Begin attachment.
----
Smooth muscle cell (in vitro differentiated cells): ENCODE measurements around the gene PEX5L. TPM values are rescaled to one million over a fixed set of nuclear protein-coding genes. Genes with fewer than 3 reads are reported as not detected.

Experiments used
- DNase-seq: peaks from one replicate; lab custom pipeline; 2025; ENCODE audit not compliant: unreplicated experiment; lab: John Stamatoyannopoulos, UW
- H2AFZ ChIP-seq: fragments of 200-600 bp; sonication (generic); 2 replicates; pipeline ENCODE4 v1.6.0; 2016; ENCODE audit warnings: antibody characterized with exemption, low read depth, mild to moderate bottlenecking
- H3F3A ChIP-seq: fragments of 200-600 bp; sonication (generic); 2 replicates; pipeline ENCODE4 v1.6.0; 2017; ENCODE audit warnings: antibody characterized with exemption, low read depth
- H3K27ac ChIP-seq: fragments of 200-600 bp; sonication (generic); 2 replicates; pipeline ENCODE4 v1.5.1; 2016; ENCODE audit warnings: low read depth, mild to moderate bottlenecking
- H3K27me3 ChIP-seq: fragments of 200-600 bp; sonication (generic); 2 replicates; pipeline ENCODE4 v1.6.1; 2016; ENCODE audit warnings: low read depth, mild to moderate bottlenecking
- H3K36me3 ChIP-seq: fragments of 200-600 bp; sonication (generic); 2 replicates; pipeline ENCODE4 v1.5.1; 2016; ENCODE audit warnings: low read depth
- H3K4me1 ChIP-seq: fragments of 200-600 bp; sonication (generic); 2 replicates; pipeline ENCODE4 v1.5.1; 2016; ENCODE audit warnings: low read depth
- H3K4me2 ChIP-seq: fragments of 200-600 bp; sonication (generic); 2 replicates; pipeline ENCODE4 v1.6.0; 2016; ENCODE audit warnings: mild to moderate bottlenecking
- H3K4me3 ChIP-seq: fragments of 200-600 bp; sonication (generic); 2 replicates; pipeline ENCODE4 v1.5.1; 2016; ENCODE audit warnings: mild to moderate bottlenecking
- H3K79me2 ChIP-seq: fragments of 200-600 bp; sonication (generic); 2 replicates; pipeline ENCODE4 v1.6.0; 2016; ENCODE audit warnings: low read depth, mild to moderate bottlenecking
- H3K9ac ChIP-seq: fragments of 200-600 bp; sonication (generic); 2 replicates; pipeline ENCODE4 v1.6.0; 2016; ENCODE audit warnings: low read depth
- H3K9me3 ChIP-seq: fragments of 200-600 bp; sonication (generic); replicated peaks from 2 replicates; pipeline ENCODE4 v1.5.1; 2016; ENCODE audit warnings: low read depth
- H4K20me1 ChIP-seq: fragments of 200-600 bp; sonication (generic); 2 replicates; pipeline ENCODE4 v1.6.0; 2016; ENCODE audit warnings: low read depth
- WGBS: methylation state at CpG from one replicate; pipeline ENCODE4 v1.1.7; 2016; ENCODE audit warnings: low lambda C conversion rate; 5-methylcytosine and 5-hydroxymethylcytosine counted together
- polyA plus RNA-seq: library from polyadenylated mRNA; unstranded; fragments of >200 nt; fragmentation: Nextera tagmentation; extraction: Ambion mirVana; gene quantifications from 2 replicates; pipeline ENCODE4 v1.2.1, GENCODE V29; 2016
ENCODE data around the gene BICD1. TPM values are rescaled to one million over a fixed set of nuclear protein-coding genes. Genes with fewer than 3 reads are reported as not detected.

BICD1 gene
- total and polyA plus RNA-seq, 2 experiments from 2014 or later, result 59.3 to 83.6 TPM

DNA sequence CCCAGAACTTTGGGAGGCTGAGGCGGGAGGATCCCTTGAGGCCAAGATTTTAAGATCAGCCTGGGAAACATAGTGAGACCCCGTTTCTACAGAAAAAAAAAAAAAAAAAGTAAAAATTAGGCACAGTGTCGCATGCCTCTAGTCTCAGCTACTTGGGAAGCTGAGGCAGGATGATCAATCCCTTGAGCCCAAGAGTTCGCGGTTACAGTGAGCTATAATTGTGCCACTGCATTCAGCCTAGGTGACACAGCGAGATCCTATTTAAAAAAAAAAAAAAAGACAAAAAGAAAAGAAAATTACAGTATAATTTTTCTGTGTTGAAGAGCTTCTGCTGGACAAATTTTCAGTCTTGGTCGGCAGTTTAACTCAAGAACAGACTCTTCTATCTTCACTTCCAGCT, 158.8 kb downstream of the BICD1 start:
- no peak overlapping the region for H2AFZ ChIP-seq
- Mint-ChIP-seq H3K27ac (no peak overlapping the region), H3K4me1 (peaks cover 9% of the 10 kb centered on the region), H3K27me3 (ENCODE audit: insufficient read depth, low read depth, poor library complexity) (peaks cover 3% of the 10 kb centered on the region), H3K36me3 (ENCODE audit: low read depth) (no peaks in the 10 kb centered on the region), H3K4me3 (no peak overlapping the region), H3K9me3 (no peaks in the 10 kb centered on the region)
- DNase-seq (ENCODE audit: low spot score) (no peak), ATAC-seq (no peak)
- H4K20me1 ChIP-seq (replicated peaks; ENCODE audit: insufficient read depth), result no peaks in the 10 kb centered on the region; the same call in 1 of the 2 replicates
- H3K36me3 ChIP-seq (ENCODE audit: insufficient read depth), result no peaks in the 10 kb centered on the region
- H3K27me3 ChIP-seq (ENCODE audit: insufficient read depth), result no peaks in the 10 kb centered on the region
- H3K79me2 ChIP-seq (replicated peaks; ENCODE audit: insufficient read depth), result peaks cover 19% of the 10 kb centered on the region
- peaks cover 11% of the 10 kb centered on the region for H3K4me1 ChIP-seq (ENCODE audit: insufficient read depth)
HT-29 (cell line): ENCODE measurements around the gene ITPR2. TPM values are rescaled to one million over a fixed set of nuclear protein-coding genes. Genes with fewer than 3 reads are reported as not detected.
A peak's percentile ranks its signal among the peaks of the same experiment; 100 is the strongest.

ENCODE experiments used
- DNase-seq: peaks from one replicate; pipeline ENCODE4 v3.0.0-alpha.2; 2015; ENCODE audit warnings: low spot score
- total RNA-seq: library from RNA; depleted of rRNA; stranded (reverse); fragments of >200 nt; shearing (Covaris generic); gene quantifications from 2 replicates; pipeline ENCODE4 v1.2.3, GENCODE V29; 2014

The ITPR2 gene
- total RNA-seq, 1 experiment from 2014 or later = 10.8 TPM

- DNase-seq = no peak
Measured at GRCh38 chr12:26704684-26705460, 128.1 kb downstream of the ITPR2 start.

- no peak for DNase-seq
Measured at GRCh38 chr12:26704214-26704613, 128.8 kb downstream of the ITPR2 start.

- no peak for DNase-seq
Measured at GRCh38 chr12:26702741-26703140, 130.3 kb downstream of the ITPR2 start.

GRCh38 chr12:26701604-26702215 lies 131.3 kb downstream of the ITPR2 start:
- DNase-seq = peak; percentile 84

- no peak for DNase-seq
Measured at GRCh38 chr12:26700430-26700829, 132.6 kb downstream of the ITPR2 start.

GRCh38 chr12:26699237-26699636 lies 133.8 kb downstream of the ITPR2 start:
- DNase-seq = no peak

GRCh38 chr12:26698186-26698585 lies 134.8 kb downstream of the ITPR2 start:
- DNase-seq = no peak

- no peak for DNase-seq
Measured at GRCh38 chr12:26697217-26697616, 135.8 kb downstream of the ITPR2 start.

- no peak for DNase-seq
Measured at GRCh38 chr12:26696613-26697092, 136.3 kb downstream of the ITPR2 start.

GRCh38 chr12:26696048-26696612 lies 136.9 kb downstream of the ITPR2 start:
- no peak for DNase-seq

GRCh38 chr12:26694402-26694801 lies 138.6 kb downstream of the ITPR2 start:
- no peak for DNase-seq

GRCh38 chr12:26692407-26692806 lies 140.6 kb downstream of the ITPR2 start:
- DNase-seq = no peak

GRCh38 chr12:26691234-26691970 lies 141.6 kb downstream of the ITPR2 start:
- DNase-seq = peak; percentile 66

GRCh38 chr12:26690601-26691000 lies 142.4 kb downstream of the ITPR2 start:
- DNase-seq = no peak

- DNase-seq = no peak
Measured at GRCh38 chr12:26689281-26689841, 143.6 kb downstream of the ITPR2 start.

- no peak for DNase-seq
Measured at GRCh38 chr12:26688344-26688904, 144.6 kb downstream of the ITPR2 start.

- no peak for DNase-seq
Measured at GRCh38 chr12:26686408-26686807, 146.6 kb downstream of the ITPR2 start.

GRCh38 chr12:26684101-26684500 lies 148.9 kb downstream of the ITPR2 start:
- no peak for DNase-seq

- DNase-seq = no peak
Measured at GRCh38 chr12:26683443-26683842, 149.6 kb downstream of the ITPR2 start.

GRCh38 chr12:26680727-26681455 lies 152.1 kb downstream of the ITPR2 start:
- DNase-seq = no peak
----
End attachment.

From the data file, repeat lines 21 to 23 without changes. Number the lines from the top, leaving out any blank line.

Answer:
DNA sequence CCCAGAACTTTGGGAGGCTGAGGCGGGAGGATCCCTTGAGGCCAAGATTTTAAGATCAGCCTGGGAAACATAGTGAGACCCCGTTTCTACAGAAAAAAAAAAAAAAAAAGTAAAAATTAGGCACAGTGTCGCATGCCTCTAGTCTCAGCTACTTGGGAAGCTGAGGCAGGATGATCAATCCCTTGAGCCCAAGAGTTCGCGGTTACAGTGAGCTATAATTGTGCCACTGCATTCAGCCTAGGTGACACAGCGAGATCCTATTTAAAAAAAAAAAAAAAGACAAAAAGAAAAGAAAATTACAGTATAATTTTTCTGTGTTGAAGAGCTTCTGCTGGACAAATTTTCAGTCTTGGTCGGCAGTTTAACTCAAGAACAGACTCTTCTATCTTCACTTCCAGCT, 158.8 kb downstream of the BICD1 start:
- no peak overlapping the region for H2AFZ ChIP-seq
- Mint-ChIP-seq H3K27ac (no peak overlapping the region), H3K4me1 (peaks cover 9% of the 10 kb centered on the region), H3K27me3 (ENCODE audit: insufficient read depth, low read depth, poor library complexity) (peaks cover 3% of the 10 kb centered on the region), H3K36me3 (ENCODE audit: low read depth) (no peaks in the 10 kb centered on the region), H3K4me3 (no peak overlapping the region), H3K9me3 (no peaks in the 10 kb centered on the region)